University of California

Small-Scale Marketers: Economic Opportunities, Quality & Safety

Postharvest Technology for Small-Scale Produce Marketers Economic Opportunities, Quality & Food Safety
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Stock #21; $35.00/copy

Authors: Lisa Kitinoja and James Gorny, April 1999

Description: This book is the result of many years of fieldwork as the authors worked as consultants in the field of postharvest horticultural handling and processing technology. It was written to provide answers to the many questions the authors were asked as they visited small-scale growers, produce packers, handlers, shippers and marketers throughout the United States and in a wide range of developing countries.

 

 

 

Table of Contents:

Part I – Fresh Handling Technologies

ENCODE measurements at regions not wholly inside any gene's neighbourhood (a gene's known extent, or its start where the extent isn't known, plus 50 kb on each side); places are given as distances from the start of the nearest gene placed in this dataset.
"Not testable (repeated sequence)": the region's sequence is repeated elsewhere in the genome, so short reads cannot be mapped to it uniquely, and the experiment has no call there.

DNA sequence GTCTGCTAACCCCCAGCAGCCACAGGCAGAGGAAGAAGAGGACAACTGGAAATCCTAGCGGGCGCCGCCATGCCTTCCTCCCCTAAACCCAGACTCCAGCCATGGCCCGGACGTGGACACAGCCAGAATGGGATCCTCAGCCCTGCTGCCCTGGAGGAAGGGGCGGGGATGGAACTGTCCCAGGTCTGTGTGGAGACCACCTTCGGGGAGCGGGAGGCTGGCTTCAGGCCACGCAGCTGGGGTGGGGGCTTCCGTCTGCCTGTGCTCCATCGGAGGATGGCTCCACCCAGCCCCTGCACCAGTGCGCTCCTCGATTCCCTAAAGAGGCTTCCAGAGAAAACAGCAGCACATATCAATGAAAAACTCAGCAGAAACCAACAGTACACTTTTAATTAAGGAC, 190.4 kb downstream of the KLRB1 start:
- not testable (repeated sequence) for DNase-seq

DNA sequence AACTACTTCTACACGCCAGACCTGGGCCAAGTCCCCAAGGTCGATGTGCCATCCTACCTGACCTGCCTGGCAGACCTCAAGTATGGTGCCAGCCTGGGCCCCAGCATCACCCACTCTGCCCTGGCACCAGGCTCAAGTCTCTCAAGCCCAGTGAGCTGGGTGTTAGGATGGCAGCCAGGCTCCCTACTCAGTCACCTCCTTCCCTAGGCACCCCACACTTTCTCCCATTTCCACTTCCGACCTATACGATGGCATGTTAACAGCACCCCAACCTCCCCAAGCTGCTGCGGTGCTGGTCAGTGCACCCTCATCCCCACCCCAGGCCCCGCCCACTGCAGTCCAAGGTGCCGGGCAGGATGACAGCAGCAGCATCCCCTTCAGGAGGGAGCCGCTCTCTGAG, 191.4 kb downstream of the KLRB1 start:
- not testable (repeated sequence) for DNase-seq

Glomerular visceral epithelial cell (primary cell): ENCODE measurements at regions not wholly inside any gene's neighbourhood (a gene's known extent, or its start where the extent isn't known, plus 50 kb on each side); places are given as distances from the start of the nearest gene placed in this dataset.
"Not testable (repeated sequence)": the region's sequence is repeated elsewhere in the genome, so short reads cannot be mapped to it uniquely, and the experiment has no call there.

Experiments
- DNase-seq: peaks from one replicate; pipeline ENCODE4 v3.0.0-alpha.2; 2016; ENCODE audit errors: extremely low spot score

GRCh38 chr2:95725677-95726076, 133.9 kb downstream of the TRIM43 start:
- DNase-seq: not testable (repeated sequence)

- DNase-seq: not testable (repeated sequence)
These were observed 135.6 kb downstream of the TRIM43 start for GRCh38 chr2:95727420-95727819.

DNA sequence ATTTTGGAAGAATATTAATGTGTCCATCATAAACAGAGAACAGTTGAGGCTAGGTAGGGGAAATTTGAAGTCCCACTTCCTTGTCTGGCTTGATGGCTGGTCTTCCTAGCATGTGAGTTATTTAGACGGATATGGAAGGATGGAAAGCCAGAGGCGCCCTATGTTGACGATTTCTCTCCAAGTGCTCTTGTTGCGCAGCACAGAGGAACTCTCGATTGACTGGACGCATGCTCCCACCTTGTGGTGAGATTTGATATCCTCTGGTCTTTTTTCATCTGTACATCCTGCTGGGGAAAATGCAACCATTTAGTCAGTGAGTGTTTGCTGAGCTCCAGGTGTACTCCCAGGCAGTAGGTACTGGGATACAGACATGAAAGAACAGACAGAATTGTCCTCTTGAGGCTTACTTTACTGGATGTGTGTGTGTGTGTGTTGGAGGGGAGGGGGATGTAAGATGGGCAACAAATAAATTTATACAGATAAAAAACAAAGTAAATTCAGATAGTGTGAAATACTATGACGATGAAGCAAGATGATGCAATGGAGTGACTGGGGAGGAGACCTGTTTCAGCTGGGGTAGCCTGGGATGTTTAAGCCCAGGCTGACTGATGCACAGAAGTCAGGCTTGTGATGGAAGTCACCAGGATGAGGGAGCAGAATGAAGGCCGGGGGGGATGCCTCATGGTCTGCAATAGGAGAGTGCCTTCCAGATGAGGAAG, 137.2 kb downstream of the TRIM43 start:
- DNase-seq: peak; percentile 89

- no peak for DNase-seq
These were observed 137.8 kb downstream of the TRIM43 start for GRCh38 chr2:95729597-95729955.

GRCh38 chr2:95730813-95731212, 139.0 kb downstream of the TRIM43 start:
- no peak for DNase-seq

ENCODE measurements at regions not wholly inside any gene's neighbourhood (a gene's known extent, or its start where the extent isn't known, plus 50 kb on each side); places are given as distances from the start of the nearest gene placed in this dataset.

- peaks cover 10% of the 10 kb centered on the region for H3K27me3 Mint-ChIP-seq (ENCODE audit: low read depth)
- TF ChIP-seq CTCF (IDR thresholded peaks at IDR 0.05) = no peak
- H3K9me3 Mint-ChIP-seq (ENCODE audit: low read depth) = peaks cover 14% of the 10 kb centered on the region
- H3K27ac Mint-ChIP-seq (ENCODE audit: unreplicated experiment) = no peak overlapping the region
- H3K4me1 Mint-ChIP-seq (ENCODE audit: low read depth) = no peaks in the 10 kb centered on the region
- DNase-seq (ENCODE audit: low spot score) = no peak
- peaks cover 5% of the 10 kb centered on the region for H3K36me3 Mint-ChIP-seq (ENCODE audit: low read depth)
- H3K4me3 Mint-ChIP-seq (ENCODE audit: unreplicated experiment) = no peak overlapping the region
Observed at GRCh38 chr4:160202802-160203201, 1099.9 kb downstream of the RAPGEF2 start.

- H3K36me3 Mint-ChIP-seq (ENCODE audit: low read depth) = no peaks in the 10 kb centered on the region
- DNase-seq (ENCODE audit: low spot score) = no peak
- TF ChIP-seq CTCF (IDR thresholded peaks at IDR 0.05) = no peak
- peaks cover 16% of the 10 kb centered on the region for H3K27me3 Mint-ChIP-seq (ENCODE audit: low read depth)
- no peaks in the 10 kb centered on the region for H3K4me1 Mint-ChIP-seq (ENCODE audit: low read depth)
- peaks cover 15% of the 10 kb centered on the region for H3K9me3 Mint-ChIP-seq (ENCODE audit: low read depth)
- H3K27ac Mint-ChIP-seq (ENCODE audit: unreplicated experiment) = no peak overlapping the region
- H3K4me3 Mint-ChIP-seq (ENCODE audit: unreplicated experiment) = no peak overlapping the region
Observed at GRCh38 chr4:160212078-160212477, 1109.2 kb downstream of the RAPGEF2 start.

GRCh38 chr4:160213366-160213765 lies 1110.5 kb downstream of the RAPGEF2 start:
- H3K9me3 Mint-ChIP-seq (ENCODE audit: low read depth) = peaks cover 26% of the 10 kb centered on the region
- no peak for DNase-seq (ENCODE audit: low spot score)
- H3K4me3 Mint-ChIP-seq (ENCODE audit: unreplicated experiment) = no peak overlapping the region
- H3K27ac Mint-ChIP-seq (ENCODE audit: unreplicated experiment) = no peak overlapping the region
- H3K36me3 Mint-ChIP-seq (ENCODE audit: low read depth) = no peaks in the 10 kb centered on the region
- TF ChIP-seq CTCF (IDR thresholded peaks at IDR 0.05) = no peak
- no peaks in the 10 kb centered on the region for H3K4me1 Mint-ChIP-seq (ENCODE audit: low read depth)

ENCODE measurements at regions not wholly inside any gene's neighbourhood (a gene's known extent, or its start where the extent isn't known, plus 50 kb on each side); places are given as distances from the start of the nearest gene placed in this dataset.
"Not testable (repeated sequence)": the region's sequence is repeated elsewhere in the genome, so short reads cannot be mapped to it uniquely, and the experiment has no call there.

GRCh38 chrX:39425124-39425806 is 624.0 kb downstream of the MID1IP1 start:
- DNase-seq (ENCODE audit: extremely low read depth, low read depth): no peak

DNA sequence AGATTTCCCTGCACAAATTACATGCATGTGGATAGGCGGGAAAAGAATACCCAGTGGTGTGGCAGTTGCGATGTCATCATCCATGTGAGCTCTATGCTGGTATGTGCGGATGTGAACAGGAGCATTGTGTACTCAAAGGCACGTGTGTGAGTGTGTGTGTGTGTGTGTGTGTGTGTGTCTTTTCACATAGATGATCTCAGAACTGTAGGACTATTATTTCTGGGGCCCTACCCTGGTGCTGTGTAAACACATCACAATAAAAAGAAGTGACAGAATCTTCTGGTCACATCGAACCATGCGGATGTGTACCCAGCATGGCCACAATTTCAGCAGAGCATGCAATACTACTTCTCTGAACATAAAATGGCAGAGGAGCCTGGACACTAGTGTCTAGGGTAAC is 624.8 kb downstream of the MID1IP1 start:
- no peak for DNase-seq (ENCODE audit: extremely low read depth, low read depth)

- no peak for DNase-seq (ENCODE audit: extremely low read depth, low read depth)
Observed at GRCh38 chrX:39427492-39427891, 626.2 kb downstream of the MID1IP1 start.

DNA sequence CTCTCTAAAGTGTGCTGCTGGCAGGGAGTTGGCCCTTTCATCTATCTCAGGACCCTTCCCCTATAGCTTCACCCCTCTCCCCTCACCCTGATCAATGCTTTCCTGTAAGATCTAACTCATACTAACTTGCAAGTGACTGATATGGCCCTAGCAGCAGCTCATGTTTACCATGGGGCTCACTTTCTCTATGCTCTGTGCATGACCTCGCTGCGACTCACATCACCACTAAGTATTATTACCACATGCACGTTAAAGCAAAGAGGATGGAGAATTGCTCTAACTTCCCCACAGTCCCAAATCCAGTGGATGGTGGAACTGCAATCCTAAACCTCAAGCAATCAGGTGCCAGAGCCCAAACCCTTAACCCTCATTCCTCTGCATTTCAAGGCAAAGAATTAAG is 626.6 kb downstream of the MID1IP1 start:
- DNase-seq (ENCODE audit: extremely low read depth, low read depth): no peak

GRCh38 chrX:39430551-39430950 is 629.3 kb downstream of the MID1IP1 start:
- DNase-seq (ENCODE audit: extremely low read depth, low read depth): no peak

Chapter 1 – Introduction to Part I
  Types of postharvest losses and quality problems
  Return on Investment (ROI)
  Common practices contributing to quality deterioration
  Worksheets on costs, benefits, and ROI
  References
Chapter 2 – Pre-harvest Practices
  General DOs and DON’Ts
  Selection of cultivars
  Sources of seeds and planting materials
  Cost/benefits, ROI for new cultivars
  Cultural practices that enhance quality
  Maximizing sun penetration & ventilation
  Fertilization and irrigation
  Adding value
  Costs/benefits, ROI for pre-harvest practices
  Sources of equipment and supplies
  References
Chapter 3 – Harvesting and Preparation for Market
  General DOs and DON’Ts
  Importance of maturity indices
  Maturity indices
  When to harvest
  Measuring maturity and quality
  Harvesting tools and containers
  Field packing